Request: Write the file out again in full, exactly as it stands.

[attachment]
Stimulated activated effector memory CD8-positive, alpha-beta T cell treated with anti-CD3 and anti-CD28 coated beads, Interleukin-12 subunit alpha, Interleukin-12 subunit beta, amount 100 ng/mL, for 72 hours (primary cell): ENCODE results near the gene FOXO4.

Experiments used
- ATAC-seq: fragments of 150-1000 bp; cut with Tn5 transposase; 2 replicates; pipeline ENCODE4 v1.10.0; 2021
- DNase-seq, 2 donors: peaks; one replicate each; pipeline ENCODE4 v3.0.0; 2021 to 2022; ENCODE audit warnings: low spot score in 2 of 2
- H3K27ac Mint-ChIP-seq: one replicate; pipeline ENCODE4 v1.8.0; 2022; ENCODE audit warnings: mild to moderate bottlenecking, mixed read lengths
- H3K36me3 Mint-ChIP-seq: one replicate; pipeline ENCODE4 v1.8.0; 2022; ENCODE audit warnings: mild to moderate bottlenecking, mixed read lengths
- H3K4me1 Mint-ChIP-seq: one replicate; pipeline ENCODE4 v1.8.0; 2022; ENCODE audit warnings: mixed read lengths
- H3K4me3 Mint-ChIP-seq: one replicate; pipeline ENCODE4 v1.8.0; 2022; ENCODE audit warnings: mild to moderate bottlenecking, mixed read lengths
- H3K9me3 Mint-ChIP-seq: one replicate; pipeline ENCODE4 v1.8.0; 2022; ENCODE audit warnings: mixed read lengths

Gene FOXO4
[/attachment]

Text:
Stimulated activated effector memory CD8-positive, alpha-beta T cell treated with anti-CD3 and anti-CD28 coated beads, Interleukin-12 subunit alpha, Interleukin-12 subunit beta, amount 100 ng/mL, for 72 hours (primary cell): ENCODE results near the gene FOXO4.

Experiments used
- ATAC-seq: fragments of 150-1000 bp; cut with Tn5 transposase; 2 replicates; pipeline ENCODE4 v1.10.0; 2021
- DNase-seq, 2 donors: peaks; one replicate each; pipeline ENCODE4 v3.0.0; 2021 to 2022; ENCODE audit warnings: low spot score in 2 of 2
- H3K27ac Mint-ChIP-seq: one replicate; pipeline ENCODE4 v1.8.0; 2022; ENCODE audit warnings: mild to moderate bottlenecking, mixed read lengths
- H3K36me3 Mint-ChIP-seq: one replicate; pipeline ENCODE4 v1.8.0; 2022; ENCODE audit warnings: mild to moderate bottlenecking, mixed read lengths
- H3K4me1 Mint-ChIP-seq: one replicate; pipeline ENCODE4 v1.8.0; 2022; ENCODE audit warnings: mixed read lengths
- H3K4me3 Mint-ChIP-seq: one replicate; pipeline ENCODE4 v1.8.0; 2022; ENCODE audit warnings: mild to moderate bottlenecking, mixed read lengths
- H3K9me3 Mint-ChIP-seq: one replicate; pipeline ENCODE4 v1.8.0; 2022; ENCODE audit warnings: mixed read lengths

Gene FOXO4